Community is also what will ultimately save a generation of foster children drifting through a compromised government system.

Community is what will save all of us.

Monday, April 11, 2011

Parent's Rights Versus Child's Rights

Chloe* was born drug-addicted and immediately placed in the home of her father's mother (paternal grandmother) after her discharge from the hospital. Chloe's mom, Lydia, was addicted to heroin and cocaine and received no prenatal care. Lydia's three older children were all adopted after she failed to successfully reunify with them when they were in foster care.

Lydia incurred criminal charges of theft and prostitution immediately prior to Chloe's birth. As result, she was court ordered to attend drug treatment and referred to a facility that could accommodate children as well. Chloe had been living with her grandmother for one month when Lydia petitioned the court to have Chloe placed with her in treatment.

If the judge asked for your opinion on whether Chloe should be moved to the center in order to live with her mother, what would you recommend? Should Chloe move or stay with her grandmother? What factors would you consider in making your decision.

*Chloe's name has been changed to protect her identity.

Tuesday, March 1, 2011

Extreme Recruitment: Foster Care Edition

My good friend Shelly is a CPA and stay-at-home mom. She is also a really cool person, which is why I roped her into becoming the volunteer treasurer for the Southwest Chapter of the Ohio Association for Infant Mental Health. She slid into a chair next to me during a monthly meeting recently and placed an article about foster care on the table.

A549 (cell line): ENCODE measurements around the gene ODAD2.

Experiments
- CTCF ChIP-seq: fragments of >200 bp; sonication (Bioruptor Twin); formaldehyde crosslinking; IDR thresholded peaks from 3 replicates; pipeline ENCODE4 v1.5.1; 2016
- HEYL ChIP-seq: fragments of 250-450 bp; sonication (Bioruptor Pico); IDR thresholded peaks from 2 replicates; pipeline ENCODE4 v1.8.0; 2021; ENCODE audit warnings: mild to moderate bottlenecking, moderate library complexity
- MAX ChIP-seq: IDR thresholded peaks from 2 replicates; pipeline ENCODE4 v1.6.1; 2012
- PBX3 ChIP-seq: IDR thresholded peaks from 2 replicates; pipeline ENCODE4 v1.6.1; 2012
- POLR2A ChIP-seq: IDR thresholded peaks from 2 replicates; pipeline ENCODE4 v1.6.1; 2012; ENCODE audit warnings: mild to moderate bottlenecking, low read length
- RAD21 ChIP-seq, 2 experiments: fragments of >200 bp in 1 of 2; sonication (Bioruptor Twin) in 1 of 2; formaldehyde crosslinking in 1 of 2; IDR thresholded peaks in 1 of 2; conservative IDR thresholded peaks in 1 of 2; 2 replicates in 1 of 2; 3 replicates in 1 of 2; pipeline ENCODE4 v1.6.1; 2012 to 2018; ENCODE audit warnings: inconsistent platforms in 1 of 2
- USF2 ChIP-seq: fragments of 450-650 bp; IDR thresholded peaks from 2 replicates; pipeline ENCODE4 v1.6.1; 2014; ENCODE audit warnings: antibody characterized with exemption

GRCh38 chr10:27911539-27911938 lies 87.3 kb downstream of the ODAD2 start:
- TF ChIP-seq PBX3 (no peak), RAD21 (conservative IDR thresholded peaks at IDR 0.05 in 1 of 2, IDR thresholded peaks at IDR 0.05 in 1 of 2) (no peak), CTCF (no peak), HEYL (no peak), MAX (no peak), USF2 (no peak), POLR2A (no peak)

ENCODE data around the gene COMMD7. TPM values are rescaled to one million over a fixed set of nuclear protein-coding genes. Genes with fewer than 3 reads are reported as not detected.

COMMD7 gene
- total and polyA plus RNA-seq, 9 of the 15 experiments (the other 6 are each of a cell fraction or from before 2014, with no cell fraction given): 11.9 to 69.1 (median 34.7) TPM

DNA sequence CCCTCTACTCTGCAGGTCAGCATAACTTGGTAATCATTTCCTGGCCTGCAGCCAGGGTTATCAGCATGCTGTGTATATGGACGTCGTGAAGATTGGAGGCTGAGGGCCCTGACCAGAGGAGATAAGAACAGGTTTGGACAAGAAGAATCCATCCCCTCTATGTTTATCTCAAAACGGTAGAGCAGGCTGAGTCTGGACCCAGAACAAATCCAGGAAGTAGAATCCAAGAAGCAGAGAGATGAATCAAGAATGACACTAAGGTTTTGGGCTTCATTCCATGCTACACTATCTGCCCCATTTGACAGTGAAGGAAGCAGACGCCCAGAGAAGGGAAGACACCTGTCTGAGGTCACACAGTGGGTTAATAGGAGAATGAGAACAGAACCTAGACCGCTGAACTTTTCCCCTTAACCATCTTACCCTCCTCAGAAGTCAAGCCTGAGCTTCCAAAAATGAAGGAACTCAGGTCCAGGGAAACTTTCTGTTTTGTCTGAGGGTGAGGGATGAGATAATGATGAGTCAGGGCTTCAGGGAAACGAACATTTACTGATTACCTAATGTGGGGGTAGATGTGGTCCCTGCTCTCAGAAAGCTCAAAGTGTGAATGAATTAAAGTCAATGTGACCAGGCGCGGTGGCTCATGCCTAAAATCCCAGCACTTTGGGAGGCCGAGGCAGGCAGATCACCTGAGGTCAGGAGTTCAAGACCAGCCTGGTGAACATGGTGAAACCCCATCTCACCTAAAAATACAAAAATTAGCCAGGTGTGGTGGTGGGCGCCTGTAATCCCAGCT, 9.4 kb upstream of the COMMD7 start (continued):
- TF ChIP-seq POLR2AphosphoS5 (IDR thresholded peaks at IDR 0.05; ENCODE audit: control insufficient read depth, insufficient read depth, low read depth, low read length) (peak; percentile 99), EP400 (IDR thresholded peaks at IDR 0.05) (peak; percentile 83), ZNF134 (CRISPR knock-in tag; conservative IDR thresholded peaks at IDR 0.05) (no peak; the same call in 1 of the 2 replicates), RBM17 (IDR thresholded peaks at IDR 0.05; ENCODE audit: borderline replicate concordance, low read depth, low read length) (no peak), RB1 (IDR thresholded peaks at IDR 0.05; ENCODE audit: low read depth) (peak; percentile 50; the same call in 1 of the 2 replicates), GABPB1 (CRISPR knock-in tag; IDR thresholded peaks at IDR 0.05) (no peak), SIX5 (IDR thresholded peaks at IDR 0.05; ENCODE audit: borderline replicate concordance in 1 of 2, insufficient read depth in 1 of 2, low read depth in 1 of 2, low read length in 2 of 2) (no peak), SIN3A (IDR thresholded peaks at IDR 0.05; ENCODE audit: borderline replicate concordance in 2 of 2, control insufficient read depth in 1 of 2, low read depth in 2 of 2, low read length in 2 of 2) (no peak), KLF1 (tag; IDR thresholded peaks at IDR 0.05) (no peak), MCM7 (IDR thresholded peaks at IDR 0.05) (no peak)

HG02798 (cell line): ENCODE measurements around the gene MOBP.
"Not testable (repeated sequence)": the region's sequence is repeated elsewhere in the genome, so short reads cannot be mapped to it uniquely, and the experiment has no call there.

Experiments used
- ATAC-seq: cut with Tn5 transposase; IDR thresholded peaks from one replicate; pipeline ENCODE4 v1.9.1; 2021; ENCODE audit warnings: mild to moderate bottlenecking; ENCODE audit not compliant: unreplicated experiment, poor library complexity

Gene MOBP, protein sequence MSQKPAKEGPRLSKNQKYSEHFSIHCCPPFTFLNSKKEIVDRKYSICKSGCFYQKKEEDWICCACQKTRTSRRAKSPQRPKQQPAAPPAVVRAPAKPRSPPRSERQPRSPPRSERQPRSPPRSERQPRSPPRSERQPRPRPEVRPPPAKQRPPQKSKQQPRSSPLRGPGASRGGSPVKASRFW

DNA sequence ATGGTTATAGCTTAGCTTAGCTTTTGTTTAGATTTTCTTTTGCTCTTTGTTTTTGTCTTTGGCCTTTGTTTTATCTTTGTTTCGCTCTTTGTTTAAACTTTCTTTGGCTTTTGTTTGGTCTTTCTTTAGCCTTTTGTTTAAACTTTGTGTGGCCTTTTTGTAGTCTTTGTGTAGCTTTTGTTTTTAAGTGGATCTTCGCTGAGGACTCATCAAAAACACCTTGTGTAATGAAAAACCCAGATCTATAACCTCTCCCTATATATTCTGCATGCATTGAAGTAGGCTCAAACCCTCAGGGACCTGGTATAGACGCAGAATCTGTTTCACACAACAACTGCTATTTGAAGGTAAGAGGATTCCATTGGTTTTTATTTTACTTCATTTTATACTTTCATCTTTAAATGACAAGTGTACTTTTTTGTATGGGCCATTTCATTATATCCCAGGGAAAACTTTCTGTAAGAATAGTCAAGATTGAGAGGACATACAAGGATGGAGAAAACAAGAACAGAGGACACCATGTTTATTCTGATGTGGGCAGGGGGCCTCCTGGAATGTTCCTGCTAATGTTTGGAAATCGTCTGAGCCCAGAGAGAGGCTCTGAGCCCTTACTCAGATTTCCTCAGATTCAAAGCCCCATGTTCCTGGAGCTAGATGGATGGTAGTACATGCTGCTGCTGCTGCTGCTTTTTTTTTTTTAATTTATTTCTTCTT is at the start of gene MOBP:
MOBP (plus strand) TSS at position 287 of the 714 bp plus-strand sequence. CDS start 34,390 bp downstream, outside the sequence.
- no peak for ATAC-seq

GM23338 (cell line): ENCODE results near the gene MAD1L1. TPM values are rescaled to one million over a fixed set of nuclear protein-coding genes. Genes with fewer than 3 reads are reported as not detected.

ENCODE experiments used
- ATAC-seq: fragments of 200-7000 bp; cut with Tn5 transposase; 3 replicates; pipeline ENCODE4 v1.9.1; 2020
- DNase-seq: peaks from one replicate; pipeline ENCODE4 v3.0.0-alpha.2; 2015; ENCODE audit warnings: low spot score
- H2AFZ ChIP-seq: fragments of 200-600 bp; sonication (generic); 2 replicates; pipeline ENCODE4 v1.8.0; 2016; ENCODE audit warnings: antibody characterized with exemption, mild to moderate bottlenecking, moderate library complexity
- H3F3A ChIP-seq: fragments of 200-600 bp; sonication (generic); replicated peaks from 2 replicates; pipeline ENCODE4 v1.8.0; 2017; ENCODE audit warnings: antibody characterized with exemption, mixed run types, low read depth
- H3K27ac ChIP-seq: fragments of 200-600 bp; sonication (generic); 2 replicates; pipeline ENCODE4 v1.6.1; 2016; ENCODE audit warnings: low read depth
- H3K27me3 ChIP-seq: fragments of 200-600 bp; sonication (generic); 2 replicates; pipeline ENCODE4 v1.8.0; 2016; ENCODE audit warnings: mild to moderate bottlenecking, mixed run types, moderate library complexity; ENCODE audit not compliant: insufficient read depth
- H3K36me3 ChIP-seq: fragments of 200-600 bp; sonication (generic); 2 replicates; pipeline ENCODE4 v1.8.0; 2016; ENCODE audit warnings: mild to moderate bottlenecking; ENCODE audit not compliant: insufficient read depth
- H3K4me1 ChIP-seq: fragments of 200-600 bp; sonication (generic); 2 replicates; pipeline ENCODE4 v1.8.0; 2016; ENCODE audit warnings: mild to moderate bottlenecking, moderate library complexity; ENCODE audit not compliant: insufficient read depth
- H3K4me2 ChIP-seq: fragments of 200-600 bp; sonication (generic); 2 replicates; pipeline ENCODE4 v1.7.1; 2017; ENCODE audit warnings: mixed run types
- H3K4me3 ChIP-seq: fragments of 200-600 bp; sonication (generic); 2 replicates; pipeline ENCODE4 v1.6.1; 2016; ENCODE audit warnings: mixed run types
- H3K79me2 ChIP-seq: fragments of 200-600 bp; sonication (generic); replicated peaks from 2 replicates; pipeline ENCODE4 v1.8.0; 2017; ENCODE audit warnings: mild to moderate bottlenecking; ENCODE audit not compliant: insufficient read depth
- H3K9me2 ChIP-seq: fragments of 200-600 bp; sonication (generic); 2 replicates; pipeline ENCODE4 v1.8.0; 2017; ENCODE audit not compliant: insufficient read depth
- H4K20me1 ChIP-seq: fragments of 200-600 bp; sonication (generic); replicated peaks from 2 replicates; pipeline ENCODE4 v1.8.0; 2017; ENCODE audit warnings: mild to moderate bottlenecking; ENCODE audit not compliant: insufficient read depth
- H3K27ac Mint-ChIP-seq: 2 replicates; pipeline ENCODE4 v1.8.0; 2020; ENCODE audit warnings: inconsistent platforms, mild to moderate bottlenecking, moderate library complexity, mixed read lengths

"Check this out. This is awesome," she said enthusiastically. I had to laugh.

The Time Magazine Article and the concept behind it were awesome. In March 2008, Melanie Scheetz sat down to watch an episode of Extreme Makeover: Home Edition and wondered how massive teams of professionals and volunteers could build a luxury home in a week yet foster kids wait in limbo on average for one to five years before achieving permanency.

Under Scheetz' direction, Extreme Recruitment was born. Under the Extreme Recruitment Model, long-lost relatives are zealously sought for hard to place foster kids in need of permanent homes. The Extreme Recruitment Team includes two full-time private investigators who track down a minimum of 40 family members per child languishing in the system. The outcomes are promising. Seventy percent of Extreme Recruitment's children were matched with families. This is an outstanding accomplishment. I can't help but wonder if the fates of severely abused Victor Barahona and his murdered twin sister, Nubia would be different if they had an Extreme Recruitment Team looking for family members prior to their adoptions.